At a Glance
A 12-mile greenway revives awareness of the Santa Fe River valley as a corridor linking the communities along the “Camino Real de Tierra Adentro”, the centuries old royal Spanish colonial road between New Mexico and Mexico City.
In a 1774 report to the Spanish crown Don Pedro O’Crowly described the Santa Fe River: “Santa Fe was founded … at the foot of a high mountain range from which flows a crystal clear river full of small but choice trout.”
The Santa Fe river valley, like so many places in the Southwest, has seen a transition of land use from small irrigated farms to urban development. Over the years the middle reaches of the river valley became steadily degraded by the cumulative effects of water diversion, over grazing, gravel mining, and urban development.
Santa Fe County has taken on the challenge of restoring the ecologic condition of the river and is in the midst of a comprehensive Greenways project to restore the river corridor and create parks and a continuous 12-mile pedestrian/bicycle trail. Working with the City of Santa Fe and community groups, the County has implemented several segments of the project and brought in Biohabitats to assist with the work.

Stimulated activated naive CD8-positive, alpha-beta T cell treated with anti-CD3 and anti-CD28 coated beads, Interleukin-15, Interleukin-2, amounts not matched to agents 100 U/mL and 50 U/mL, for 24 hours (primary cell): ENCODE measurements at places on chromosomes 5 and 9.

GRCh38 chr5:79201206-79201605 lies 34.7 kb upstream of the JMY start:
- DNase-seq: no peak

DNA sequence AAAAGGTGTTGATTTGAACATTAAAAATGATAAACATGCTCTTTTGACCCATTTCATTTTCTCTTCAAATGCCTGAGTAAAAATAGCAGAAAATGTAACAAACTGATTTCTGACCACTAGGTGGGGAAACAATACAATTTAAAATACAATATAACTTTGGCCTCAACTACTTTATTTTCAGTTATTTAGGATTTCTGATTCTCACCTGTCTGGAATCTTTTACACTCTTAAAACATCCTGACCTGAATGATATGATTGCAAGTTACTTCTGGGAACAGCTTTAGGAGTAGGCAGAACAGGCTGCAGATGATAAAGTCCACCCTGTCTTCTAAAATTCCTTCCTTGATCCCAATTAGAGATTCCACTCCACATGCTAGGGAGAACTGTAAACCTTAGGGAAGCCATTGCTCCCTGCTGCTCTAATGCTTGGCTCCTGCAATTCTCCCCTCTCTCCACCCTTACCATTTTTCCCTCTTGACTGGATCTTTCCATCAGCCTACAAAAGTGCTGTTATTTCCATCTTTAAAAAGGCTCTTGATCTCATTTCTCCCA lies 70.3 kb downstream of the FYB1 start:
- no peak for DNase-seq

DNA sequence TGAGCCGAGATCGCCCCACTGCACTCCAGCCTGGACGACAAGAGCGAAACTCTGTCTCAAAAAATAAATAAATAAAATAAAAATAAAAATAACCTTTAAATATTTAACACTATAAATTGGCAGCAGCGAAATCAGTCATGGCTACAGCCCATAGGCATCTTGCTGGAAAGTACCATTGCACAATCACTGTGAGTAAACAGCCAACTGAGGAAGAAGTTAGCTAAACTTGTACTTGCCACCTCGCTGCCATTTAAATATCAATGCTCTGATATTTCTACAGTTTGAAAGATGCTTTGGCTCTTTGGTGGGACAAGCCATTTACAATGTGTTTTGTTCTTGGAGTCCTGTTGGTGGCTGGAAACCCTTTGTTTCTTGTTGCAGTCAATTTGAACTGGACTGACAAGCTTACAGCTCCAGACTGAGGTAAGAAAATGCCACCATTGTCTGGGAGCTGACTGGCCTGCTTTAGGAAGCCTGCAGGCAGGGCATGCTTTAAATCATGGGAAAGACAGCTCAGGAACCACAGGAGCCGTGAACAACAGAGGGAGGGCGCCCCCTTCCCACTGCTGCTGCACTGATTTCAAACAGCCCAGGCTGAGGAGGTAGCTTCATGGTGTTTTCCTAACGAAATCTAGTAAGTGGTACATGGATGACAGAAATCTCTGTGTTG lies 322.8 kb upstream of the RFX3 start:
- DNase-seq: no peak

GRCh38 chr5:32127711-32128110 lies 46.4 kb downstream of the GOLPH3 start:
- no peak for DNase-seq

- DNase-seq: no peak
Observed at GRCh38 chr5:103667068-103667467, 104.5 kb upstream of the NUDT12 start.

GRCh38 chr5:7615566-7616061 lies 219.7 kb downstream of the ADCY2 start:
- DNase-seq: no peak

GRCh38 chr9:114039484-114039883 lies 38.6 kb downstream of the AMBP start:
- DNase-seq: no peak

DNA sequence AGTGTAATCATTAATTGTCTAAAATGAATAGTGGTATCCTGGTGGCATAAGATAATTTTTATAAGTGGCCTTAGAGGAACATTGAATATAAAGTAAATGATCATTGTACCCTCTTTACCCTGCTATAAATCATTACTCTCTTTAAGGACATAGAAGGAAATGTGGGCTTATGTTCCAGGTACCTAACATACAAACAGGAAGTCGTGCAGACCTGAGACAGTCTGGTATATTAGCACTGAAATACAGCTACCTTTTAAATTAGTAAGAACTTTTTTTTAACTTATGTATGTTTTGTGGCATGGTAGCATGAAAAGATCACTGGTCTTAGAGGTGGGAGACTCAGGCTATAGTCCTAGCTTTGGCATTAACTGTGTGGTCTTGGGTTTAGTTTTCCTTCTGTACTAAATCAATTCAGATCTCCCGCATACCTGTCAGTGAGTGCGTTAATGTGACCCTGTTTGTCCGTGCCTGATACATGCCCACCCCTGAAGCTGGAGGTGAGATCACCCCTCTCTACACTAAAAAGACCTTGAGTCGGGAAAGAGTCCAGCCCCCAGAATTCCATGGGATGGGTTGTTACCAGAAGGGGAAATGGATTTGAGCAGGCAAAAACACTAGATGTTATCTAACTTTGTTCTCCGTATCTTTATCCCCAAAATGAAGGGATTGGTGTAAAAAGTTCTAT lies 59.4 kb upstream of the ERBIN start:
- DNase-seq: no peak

Channel incision in the reach is severe in places due to past disturbance by mining activities which is made worse by flashy urban runoff. Banks have eroded and the flood plain has become disconnected from the channel in many sections exacerbating stability problems. Non-native exotic plant species have invaded the abandoned flood plains.
Biohabitats staff performed a fluvial geomorphic survey of the reach and analyzed the data to determine the characteristic channel depth and width parameters for a stable design. The geomorphic data was then used in engineering design for regenerative channel restoration using natural materials.
In incised reaches the Biohabitats design employs boulder grade control structures to raise the degraded channel bottom. Boulder side slope protection reinforced with native willow plantings provides protection from high water velocities at the outsides of bends in the channel. Channel grades were adjusted to allow normal river flows to reach the flood plain. The design specifies removal of exotic trees and re-establishment of native species.